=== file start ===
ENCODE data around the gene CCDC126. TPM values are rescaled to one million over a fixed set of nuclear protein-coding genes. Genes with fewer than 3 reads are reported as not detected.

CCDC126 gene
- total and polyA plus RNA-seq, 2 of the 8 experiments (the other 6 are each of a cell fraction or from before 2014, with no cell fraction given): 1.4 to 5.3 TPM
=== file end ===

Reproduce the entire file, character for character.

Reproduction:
ENCODE data around the gene CCDC126. TPM values are rescaled to one million over a fixed set of nuclear protein-coding genes. Genes with fewer than 3 reads are reported as not detected.

CCDC126 gene
- total and polyA plus RNA-seq, 2 of the 8 experiments (the other 6 are each of a cell fraction or from before 2014, with no cell fraction given): 1.4 to 5.3 TPM